The Vermont Sail Freight Project

A Sailing Cargo Initiative Connecting the Farms and Forests of Vermont with the Lower Hudson Valley

Month: November, 2013

Following in the wake of the Thames Sailing Barge

spinnaker breeze 001

I was recently introduced to this book (with a title that I very much hope will ultimately turn out to be inaccurate), The Last of the Sailormen, written by Bob Roberts, and first published in 1960.  Probably at that point the prospect of renewed sailing trade was as bleak as it could be.  Well, it’s still pretty challenging, but perhaps reports of the death of sail will turn out to be greatly exaggerated.

I am not very far into it, but I wanted to share the preface with you to give you a taste of the world of Mr. Roberts so you can see how his themes resonate with our work here at VSFP.  Perhaps is easy to write off the intangible virtues of doing work in a slower, more deliberate way when it has become an ingrained cultural habit that we will make seemingly any sacrifice in the name of progress.

Bear in mind that the world of work that Bob Roberts lived in was no holdout of medieval cargo methodology but was in fact a highly refined and efficient system, one that endured and remained economically viable in England into the 1970s, at which point the barges began to degrade.  In the U.S. we stopped hoisting commercial sail at least 70 years prior, so it strikes me that in many ways we have a lot to learn from our historical counterparts in Britain.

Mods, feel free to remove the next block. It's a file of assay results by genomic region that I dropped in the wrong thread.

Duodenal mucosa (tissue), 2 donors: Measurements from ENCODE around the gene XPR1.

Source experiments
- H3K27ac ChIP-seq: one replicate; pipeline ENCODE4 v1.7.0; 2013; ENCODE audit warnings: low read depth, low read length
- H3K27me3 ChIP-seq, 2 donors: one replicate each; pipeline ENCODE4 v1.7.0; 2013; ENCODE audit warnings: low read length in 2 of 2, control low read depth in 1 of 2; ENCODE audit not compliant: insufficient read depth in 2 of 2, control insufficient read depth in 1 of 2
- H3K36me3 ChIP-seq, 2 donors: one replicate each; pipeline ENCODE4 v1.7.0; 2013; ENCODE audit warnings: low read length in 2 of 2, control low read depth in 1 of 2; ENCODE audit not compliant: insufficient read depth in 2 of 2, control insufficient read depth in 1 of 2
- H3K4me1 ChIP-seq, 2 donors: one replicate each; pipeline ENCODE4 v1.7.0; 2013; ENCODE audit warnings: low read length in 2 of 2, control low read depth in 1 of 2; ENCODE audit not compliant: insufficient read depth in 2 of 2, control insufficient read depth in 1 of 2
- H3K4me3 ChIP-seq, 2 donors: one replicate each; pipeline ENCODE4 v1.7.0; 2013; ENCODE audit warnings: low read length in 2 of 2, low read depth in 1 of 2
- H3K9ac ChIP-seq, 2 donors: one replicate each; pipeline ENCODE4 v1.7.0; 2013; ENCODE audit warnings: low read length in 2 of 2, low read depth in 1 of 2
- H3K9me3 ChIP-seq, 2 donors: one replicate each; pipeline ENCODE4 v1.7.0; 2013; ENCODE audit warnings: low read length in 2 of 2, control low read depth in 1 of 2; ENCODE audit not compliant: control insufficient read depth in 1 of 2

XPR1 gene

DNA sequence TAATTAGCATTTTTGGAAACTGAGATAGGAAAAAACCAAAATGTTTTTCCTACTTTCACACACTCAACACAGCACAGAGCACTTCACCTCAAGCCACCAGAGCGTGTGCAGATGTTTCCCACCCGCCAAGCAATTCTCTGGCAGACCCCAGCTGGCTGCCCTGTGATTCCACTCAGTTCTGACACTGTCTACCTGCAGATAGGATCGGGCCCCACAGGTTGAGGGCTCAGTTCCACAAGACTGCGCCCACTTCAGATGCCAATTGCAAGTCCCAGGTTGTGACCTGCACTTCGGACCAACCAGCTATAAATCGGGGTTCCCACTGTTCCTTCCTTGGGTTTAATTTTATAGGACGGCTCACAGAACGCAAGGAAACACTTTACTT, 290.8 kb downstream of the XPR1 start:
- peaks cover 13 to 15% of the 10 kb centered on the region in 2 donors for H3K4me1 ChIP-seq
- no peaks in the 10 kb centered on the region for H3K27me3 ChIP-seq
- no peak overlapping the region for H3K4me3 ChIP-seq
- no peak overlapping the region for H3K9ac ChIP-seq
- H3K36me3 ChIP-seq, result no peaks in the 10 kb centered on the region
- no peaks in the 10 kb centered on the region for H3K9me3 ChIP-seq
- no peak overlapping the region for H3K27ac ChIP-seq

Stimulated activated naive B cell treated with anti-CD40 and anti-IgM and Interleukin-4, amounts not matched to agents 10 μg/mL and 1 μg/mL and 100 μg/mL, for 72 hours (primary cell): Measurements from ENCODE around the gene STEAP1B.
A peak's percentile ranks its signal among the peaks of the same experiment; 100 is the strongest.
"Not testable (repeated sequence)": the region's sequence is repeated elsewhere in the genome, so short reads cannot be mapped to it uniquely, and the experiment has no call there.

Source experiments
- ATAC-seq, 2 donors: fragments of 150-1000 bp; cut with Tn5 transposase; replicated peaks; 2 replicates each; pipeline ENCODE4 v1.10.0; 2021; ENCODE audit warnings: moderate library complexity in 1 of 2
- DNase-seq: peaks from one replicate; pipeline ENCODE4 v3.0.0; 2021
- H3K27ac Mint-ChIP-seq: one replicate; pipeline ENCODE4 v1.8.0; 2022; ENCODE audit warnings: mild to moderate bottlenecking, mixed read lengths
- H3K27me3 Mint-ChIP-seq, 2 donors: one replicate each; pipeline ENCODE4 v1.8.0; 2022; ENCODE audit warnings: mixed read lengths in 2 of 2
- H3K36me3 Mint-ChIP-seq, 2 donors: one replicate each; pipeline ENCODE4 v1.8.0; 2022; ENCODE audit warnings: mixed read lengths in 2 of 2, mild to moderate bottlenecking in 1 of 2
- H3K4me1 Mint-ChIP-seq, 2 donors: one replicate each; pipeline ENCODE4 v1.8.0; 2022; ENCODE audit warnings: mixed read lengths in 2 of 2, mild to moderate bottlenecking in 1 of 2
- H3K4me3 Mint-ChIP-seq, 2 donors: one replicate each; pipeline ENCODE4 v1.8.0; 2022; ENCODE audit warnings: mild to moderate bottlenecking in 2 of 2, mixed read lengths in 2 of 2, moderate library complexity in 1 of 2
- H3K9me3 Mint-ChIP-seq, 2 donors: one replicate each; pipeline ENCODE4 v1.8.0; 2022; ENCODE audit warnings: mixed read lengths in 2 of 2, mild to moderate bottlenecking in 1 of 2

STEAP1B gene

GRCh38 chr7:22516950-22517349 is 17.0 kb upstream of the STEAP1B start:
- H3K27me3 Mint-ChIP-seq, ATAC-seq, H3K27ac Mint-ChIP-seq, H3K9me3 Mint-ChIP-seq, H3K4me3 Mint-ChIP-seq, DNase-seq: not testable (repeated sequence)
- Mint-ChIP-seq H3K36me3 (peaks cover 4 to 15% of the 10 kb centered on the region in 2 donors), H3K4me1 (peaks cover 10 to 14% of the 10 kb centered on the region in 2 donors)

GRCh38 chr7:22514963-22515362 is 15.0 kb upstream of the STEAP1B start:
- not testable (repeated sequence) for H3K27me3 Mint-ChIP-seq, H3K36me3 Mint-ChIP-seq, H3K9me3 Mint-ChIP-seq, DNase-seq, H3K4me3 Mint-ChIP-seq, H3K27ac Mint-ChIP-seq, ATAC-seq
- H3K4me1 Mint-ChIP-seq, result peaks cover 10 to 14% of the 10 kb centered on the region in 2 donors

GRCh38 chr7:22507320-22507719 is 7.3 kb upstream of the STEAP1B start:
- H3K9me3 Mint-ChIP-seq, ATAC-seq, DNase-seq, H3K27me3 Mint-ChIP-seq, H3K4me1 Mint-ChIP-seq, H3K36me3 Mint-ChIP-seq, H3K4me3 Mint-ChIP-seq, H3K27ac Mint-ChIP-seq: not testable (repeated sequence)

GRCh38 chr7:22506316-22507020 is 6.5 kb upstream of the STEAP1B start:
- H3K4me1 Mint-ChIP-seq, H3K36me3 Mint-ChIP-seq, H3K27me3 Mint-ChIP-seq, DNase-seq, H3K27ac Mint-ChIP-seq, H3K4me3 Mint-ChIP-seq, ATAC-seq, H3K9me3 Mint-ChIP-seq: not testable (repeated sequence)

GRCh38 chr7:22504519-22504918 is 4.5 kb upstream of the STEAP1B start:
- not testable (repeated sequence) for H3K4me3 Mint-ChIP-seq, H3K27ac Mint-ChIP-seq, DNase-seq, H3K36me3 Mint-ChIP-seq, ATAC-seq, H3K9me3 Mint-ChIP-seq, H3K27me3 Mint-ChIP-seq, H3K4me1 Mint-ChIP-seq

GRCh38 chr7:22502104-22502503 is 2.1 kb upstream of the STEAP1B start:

Much of this book has been written in a barge’s cabin, rolling at anchor in Yarmouth Roads, storm-bound under the lee of the Yantlet Flats, waiting to load at Keadby or while lying idle in London River.  I have not attempted to glorify or exaggerate this account of life in a type of sailing craft which is one of the most unique and efficient in the world.  It is a life in which, to my mind, the pleasantness, satisfaction and occasional thrills, calling for the exercise of a man’s more sterling qualities, far outweight the times of hardship and frustration.

Sailing barges, like farm horses, belonged to a more peaceful and expansive age than the uncertain, war-wracked, nervy, money-grubbing years to which mankind has descended.  A bargeman knows nothing of regular working hours, overtime pay, crowded city trains, noisy, bustling streets, or the clanging hell of a vast, modern factory.  Like the fisherman, the wildfowler, and the farm hand, he lives by the winds and the weather, the tides and the seasons.  The artificial sort of life which shackles millions of people to great, powerful industries is something foreign to him and something to which he cannot adjust himself.  He has never known what it is to be pushed, shoved, and ordered about like the clever town-dweller who comes and gapes at him with a sympathetic curiosity.